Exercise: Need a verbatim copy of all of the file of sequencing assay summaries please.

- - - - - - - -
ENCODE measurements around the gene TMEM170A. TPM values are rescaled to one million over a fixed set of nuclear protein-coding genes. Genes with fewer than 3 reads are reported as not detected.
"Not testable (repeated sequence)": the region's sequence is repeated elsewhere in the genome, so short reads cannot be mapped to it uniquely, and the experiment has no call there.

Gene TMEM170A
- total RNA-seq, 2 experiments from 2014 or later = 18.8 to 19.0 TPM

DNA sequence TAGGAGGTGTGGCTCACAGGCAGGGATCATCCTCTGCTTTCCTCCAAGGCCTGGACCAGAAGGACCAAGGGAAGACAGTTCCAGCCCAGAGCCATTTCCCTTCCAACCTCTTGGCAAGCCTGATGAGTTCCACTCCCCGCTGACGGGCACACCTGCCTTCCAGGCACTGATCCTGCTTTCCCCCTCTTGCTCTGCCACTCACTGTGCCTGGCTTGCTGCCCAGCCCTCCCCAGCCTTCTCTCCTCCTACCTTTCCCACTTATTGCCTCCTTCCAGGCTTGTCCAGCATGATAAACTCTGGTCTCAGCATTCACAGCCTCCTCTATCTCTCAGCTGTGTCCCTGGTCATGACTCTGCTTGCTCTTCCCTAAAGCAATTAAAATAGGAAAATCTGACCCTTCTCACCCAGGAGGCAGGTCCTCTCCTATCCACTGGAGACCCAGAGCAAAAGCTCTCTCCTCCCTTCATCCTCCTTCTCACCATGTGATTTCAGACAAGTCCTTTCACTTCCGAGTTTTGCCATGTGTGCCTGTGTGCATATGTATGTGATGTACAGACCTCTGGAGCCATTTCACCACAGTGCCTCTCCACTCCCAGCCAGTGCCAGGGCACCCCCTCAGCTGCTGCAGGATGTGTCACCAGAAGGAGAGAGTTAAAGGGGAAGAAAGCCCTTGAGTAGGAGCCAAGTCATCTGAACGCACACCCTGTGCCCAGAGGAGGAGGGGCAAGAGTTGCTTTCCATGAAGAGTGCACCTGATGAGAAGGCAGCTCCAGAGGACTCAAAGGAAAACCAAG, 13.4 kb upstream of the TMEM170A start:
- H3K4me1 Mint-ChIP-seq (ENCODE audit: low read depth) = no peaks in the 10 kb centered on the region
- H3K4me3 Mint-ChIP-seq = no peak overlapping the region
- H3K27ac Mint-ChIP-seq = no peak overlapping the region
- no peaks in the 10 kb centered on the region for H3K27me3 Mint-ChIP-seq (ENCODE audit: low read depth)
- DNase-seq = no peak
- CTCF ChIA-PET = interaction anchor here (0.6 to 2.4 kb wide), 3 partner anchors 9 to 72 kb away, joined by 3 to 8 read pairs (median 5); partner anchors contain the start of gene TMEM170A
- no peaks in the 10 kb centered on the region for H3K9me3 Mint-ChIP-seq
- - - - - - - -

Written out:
ENCODE measurements around the gene TMEM170A. TPM values are rescaled to one million over a fixed set of nuclear protein-coding genes. Genes with fewer than 3 reads are reported as not detected.
"Not testable (repeated sequence)": the region's sequence is repeated elsewhere in the genome, so short reads cannot be mapped to it uniquely, and the experiment has no call there.

Gene TMEM170A
- total RNA-seq, 2 experiments from 2014 or later = 18.8 to 19.0 TPM

DNA sequence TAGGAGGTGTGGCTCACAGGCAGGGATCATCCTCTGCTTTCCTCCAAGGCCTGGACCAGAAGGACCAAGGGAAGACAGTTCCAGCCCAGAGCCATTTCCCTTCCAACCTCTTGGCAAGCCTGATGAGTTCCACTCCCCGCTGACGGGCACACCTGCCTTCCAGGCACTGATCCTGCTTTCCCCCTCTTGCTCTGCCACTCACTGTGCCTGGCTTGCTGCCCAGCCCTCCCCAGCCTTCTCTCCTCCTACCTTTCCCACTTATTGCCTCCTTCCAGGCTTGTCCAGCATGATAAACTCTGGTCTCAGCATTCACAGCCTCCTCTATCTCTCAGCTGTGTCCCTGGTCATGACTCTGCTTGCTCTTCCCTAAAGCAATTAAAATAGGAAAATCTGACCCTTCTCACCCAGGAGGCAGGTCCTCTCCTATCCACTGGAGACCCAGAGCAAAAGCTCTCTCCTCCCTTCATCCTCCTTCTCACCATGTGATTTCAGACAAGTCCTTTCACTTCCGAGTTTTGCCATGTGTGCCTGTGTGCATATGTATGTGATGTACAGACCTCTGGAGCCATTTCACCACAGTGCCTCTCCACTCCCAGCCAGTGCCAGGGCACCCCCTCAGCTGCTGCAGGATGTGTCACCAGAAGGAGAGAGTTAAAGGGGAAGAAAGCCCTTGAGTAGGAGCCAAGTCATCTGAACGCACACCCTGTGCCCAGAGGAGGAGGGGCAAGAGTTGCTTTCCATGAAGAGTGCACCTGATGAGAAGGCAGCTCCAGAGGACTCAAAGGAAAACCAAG, 13.4 kb upstream of the TMEM170A start:
- H3K4me1 Mint-ChIP-seq (ENCODE audit: low read depth) = no peaks in the 10 kb centered on the region
- H3K4me3 Mint-ChIP-seq = no peak overlapping the region
- H3K27ac Mint-ChIP-seq = no peak overlapping the region
- no peaks in the 10 kb centered on the region for H3K27me3 Mint-ChIP-seq (ENCODE audit: low read depth)
- DNase-seq = no peak
- CTCF ChIA-PET = interaction anchor here (0.6 to 2.4 kb wide), 3 partner anchors 9 to 72 kb away, joined by 3 to 8 read pairs (median 5); partner anchors contain the start of gene TMEM170A
- no peaks in the 10 kb centered on the region for H3K9me3 Mint-ChIP-seq